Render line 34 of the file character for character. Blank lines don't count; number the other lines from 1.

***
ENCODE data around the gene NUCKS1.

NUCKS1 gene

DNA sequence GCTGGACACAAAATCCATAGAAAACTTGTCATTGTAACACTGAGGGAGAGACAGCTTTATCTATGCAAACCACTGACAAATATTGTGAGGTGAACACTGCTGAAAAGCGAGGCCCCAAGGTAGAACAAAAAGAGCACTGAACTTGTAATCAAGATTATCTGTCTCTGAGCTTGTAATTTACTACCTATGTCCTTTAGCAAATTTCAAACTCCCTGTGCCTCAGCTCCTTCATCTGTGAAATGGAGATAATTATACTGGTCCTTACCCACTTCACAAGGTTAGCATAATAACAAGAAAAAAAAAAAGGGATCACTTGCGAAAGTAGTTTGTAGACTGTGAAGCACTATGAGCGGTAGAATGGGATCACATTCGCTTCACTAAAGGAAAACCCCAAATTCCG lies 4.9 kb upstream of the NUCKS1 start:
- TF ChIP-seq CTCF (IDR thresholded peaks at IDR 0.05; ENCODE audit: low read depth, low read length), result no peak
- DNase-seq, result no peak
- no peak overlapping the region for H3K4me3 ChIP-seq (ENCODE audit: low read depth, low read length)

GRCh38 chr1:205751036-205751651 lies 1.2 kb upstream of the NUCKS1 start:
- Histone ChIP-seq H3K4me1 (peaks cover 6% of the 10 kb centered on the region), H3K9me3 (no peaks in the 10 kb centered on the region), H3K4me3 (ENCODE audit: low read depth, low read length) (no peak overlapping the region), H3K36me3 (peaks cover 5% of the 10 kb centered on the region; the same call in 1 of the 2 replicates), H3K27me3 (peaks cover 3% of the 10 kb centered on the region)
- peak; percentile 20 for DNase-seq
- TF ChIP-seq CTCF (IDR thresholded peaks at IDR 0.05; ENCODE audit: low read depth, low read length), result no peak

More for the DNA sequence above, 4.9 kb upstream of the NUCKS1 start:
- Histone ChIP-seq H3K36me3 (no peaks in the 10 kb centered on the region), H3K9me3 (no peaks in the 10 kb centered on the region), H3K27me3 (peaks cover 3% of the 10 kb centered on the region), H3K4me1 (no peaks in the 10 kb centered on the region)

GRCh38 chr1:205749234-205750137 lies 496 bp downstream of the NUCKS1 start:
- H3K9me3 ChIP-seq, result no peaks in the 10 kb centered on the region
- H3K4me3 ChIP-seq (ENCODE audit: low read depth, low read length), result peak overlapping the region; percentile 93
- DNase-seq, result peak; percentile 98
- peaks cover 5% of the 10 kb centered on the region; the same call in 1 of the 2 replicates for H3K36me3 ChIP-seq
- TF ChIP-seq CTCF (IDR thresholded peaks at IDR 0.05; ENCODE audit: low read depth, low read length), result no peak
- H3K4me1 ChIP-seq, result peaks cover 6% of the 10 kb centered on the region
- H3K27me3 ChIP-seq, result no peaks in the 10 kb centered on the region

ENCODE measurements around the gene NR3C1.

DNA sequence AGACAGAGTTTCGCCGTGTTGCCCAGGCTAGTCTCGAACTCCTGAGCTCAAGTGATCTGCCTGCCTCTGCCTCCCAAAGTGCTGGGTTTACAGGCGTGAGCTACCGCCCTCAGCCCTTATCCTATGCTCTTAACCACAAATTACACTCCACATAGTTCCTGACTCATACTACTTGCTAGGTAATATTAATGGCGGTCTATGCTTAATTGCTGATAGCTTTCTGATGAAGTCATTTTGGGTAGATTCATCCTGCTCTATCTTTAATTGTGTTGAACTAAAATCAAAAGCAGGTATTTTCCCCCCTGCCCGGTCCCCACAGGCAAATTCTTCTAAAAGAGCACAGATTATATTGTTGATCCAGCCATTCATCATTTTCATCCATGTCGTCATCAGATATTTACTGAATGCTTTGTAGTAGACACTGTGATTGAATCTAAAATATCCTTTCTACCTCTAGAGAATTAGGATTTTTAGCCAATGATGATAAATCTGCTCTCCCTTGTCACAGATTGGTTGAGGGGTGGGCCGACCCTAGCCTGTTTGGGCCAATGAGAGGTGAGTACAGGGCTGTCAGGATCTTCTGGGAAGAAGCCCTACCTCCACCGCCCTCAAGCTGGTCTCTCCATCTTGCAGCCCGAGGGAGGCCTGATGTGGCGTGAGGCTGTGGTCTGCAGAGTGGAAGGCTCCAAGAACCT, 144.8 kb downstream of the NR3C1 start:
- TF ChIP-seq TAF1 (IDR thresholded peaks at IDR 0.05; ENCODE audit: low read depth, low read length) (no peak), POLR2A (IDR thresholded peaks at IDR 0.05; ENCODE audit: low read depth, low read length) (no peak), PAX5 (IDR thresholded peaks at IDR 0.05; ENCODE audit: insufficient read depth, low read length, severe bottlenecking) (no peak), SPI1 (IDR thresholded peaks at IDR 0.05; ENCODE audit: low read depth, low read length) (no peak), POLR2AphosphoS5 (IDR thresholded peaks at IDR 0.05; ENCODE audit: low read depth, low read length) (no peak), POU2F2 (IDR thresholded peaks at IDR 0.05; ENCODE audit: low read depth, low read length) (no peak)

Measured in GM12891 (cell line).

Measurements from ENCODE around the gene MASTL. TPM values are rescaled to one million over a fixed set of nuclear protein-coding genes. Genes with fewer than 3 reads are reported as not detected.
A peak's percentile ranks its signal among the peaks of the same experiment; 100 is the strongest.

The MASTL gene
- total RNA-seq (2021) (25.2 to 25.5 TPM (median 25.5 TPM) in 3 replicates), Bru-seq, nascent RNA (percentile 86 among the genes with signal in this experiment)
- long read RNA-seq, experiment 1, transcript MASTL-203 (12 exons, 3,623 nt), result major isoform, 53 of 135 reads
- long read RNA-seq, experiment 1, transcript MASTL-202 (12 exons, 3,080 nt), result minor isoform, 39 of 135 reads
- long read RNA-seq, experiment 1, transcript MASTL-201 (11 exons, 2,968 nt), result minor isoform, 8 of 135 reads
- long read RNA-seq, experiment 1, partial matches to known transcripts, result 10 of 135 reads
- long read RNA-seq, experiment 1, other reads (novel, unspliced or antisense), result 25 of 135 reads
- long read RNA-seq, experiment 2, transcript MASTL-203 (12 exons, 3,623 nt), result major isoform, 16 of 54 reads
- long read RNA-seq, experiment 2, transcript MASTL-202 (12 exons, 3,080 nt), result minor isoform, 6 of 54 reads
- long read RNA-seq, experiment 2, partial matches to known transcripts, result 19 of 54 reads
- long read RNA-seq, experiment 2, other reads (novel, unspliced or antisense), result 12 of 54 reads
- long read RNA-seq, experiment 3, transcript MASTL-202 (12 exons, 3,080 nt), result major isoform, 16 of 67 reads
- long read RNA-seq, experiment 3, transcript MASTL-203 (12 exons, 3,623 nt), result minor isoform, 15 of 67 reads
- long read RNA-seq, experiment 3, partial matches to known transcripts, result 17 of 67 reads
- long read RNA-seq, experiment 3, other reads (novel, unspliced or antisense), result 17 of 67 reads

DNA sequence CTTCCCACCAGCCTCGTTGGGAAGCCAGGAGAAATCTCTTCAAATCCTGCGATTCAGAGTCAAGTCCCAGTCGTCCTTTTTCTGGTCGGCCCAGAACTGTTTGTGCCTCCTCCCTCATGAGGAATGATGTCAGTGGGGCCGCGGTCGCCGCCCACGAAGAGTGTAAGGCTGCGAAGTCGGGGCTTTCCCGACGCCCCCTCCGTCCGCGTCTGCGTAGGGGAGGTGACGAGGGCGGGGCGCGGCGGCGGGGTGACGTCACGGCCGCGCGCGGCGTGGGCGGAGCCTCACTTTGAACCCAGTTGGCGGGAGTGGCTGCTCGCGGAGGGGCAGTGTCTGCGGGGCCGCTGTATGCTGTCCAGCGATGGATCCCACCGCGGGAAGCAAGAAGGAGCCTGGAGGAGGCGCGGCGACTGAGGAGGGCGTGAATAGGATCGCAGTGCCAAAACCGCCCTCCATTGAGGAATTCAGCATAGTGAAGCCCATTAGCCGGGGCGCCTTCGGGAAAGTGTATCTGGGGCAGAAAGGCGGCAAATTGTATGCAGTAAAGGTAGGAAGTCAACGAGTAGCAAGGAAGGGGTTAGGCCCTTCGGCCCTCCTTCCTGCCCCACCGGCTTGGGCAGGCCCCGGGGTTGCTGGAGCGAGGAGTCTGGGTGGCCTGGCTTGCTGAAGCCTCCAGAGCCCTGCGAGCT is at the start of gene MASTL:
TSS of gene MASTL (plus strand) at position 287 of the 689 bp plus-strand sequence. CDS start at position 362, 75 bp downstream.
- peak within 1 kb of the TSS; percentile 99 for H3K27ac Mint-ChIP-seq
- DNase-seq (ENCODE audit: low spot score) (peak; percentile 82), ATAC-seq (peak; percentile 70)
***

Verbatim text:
- long read RNA-seq, experiment 2, transcript MASTL-203 (12 exons, 3,623 nt), result major isoform, 16 of 54 reads